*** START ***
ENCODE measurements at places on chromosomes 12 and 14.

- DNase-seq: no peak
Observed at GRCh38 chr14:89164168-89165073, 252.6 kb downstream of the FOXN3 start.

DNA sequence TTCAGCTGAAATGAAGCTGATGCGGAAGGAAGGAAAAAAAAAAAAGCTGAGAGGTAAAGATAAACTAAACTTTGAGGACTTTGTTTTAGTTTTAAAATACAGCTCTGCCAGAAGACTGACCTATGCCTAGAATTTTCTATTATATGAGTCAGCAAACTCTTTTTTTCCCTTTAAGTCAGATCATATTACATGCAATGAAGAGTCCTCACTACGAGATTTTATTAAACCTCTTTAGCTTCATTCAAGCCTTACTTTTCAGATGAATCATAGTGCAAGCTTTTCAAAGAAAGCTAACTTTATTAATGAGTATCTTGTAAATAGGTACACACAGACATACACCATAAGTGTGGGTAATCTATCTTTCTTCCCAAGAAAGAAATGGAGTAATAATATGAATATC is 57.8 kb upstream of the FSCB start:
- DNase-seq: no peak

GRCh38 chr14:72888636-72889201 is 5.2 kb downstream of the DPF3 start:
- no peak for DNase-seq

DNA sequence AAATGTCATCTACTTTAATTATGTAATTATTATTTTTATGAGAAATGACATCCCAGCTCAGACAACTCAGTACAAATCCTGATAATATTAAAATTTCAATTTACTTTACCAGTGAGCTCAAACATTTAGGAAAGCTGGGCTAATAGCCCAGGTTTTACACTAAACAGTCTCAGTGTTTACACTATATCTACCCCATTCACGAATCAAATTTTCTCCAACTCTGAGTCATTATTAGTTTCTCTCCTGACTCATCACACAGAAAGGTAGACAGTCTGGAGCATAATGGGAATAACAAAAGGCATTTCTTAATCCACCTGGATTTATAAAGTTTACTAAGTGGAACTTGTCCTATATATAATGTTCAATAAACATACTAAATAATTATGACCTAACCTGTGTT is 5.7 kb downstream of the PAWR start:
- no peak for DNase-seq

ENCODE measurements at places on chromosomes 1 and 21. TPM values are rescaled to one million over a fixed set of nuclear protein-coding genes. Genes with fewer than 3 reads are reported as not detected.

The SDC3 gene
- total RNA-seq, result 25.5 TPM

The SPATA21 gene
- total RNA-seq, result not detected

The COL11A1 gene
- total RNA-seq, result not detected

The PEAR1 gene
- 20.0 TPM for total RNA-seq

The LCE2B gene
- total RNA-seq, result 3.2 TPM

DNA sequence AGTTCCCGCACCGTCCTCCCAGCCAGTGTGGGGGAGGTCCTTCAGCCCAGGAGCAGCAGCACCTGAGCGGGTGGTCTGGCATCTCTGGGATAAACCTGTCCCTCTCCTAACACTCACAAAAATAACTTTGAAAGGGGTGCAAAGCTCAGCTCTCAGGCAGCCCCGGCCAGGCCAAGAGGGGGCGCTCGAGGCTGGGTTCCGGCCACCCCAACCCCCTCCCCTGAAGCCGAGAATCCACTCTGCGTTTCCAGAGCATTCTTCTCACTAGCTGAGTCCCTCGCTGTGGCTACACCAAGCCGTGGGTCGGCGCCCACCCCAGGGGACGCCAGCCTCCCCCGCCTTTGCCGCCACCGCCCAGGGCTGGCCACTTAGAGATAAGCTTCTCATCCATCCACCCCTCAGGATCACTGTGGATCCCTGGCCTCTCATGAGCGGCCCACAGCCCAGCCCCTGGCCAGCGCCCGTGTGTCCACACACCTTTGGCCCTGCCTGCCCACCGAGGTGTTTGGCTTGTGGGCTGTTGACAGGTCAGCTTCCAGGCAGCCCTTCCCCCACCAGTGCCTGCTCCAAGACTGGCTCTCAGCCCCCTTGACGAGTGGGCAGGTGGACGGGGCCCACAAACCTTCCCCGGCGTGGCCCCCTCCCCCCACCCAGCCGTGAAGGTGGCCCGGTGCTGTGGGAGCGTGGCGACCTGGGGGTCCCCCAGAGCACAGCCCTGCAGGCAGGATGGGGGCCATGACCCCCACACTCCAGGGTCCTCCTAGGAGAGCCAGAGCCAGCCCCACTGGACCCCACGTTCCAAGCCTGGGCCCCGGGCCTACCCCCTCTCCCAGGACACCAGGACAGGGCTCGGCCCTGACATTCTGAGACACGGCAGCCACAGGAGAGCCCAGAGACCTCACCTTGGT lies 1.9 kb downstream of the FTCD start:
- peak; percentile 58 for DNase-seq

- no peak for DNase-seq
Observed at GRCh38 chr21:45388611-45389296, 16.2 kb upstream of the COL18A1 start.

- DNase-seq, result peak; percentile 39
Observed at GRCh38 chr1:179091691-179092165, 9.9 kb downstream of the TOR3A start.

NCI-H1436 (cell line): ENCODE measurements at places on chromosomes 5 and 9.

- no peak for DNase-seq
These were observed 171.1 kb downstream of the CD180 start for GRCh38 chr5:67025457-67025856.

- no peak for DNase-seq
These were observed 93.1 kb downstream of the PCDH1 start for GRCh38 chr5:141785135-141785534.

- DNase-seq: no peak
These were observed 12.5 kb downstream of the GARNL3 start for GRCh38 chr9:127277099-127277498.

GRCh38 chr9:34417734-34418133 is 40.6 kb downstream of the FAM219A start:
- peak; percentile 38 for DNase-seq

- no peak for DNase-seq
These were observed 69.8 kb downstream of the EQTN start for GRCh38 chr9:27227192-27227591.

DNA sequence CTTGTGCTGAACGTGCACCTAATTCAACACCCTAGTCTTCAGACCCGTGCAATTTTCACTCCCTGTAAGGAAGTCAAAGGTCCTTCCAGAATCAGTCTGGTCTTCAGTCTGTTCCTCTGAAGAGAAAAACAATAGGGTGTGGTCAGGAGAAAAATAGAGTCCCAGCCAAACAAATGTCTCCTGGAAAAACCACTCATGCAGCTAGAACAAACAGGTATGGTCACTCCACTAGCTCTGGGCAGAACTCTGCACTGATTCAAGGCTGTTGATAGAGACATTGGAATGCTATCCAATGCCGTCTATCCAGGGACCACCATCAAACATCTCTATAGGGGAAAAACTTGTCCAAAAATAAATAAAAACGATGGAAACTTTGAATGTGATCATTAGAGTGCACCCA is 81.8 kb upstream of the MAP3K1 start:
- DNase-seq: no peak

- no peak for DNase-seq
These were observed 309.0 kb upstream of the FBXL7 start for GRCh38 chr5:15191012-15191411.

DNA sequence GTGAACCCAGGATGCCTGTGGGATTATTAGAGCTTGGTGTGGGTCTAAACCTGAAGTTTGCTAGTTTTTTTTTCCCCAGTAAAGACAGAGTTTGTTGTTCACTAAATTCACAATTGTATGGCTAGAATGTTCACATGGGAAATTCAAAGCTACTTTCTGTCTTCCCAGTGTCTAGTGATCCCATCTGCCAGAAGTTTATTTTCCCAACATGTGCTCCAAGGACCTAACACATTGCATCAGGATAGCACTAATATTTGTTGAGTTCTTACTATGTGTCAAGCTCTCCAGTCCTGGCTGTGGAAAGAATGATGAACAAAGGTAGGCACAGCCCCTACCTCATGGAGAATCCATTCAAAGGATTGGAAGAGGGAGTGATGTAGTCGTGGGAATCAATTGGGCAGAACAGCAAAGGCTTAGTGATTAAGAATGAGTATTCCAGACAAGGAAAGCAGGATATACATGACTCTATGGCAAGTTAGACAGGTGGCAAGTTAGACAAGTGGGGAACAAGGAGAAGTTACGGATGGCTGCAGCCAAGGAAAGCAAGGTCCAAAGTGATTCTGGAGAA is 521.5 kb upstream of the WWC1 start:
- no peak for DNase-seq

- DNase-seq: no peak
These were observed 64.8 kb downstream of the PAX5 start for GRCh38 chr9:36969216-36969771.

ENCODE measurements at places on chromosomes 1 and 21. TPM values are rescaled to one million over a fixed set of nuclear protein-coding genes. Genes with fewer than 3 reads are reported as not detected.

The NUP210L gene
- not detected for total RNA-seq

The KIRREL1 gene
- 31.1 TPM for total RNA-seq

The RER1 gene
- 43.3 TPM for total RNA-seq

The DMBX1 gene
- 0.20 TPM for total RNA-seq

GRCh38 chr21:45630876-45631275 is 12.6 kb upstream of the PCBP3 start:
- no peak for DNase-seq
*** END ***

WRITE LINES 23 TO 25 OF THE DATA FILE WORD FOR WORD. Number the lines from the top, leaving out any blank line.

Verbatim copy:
- no peak for DNase-seq
Observed at GRCh38 chr21:45388611-45389296, 16.2 kb upstream of the COL18A1 start.

- DNase-seq, result peak; percentile 39